Gasification and pyrolysis can also be expensive and complex operations, which, like any major public works project, bring their own challenges and uncertainties. Biodigestion also brings similar expense and challenges, although with a longer track record to draw upon. But no new technology will be easy or inexpensive. Utility rates will increase to pay for any solids handling improvements.
Still, there is hope for a safer, better outcome. Just as the science of PFAS in biosolids is an active area of investigation, high-temperature treatment technology for municipal waste is also an active field. Many companies are developing new processes, and testing and selling them. The city of Edmonds, for instance, is constructing a small-scale gasification facility this year. King County is considering a possible gasification and thermal drying solution. And, it is technically straightforward to add a high-temperature thermal unit at the end of the biodigesters.
Some have suggested that Bellingham patch up the failing incinerators until a better solution can be identified. Others have suggested that the city leap into all-thermal process technologies now. Like biodigestion, both options have risk and costs.
The 40-year-old incinerators are on their last legs. Repairing the incinerators would be a stopgap, as keeping them running is already a challenge. And, it would take a couple years to build replacements, during which time failure would not be an option. We can’t kick the can down the road forever.
On the other hand, thermal process technologies also present risks. Bellingham would be building a large thermal-process facility. This introduces uncertainty — which must be carefully managed for a basic service, like sewage handling that operates 24/7/365. But, as already noted, any system new to Bellingham, including biodigestion, introduces risk and uncertainty.
Clarifiers at Post Point Wastewater Treatment Plant with Bellingham Bay in the background. The middle ground, including trees housing approximately 40 heron nests, was recently purchased by the City of Bellingham.
courtesy photo: City of Bellingham
The Bellingham City Council decided to chart a middle course.
At a recent meeting, the council voted to continue toward biodigestion, which will take a few years to build. At the same time, the council accepted staff’s recommendation to have the city’s consultants look for and recommend alternatives to land application of the biosolids. This report and recommendation is due in six to nine months. As a fallback plan, if an alternative is not ready in time, the biosolids can temporarily be run through the old incinerators until a better alternative is ready. But, as noted, this is a stopgap, and incineration is not the plan. It buys a little more time to chart a course correction away from land spreading biosolids.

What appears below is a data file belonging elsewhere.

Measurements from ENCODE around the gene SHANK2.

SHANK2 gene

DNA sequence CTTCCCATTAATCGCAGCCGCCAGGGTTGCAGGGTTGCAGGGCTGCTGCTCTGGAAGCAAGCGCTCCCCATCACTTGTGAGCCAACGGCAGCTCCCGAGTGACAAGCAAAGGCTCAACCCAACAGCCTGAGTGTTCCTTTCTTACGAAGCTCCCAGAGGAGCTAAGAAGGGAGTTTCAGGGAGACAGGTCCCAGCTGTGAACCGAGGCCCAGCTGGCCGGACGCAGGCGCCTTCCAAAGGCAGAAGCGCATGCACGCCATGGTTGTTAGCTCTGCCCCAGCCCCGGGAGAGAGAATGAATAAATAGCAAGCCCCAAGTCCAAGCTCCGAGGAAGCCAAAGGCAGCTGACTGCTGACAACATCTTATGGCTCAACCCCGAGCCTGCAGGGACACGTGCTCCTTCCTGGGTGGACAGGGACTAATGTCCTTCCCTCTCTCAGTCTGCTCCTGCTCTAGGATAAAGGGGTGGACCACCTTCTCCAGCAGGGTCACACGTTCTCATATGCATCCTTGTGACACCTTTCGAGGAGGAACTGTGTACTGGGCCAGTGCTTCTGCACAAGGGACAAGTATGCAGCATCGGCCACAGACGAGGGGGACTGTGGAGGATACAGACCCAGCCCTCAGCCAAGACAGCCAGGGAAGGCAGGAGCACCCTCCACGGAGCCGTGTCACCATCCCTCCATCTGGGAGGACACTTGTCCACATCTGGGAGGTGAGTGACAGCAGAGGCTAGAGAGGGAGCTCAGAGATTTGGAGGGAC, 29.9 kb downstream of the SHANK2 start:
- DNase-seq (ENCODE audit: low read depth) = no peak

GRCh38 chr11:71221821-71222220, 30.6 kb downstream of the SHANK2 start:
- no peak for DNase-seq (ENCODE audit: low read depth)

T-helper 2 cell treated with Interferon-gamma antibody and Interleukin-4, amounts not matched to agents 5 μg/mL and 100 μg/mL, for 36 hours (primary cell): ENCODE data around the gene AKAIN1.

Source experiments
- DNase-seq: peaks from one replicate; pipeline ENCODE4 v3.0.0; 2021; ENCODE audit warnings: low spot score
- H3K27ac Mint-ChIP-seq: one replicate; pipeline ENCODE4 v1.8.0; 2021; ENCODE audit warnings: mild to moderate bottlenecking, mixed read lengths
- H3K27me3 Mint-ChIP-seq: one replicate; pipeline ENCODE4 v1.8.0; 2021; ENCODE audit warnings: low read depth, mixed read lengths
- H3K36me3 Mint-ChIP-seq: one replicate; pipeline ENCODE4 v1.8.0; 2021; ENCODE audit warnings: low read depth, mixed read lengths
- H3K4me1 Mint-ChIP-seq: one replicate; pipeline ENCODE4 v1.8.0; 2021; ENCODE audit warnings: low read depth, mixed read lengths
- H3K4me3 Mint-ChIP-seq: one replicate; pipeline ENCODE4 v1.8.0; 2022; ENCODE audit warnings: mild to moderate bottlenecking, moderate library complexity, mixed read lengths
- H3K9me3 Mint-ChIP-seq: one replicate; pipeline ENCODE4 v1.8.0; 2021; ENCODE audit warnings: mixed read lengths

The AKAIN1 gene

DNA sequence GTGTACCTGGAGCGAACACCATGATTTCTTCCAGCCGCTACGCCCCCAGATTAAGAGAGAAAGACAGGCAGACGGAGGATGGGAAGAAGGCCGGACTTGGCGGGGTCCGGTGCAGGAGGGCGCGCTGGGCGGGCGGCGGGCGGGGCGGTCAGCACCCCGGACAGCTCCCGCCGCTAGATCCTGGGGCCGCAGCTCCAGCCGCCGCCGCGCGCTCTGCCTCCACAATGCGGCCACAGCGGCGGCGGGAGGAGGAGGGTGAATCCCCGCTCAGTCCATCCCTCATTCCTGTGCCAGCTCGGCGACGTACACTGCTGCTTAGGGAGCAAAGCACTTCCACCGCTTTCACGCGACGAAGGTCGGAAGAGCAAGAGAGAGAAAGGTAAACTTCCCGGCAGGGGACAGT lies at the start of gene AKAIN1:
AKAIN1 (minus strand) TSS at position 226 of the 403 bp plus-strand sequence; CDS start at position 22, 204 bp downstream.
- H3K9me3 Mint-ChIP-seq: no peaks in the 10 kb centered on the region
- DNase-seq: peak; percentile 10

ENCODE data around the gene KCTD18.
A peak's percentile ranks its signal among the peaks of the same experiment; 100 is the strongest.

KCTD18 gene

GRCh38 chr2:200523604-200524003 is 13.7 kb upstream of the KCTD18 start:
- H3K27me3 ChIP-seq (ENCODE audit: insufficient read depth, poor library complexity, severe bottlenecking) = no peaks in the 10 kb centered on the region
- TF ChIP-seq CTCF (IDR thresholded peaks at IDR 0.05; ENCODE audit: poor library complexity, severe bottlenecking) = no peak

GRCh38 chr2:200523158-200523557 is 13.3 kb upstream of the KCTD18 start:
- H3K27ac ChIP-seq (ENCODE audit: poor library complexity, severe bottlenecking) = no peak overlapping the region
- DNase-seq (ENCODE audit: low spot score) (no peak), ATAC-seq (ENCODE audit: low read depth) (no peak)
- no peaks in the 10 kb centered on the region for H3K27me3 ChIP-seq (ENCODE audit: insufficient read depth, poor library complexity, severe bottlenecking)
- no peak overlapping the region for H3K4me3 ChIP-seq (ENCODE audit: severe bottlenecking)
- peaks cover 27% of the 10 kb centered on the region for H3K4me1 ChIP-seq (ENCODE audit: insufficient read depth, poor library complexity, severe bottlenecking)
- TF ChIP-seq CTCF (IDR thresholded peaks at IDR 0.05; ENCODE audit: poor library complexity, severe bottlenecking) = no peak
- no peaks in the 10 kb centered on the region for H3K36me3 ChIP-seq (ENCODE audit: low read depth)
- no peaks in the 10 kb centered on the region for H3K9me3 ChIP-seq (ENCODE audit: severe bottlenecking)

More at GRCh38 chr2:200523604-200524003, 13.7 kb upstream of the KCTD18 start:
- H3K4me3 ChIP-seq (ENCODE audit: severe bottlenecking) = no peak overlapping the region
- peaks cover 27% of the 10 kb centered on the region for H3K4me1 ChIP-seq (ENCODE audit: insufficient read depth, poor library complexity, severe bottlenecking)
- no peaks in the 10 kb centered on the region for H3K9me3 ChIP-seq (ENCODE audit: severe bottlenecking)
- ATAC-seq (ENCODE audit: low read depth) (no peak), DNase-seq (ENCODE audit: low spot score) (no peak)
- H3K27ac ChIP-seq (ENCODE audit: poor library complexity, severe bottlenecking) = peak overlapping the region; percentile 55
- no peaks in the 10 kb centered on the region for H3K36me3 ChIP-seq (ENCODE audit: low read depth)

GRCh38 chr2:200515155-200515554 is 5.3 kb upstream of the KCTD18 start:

The final outcome is yet to be decided. We believe the re-evaluation should emphasize public health and environmental concerns raised by PFAS and other biosolid contaminants.
As part of the re-evaluation, the city will seek input and guidance from both experts and the public. That’s where you come in. To reach the best decision in the public interest, City of Bellingham leaders must weigh risks and benefits from the standpoints of community values, affordability, health, and safety, not necessarily in that order. This project will affect our entire community, and perhaps beyond. We must find the right path.
Together, we invite you to educate yourselves and get involved, and to help guide the next big step. Expect more news, surveys, open houses, and information as the city website is updated soon.
Michael Lilliquist is a four-term member of the Bellingham City Council, and current chair of the Public Works and Natural Resources committee. The views expressed here are his own, and are not official statements by the City Council or the city administration.
Rick Eggerth is a retired attorney and environmental advocate who volunteers with environmental groups throughout Washington, including “The Citizens Group” that is working to keep Bellingham from land spreading biosolids. He has litigated numerous cases involving cleanup of hazardous waste and toxic substances sites. The views expressed here are his own, and do not necessarily reflect the views of any groups he volunteers for.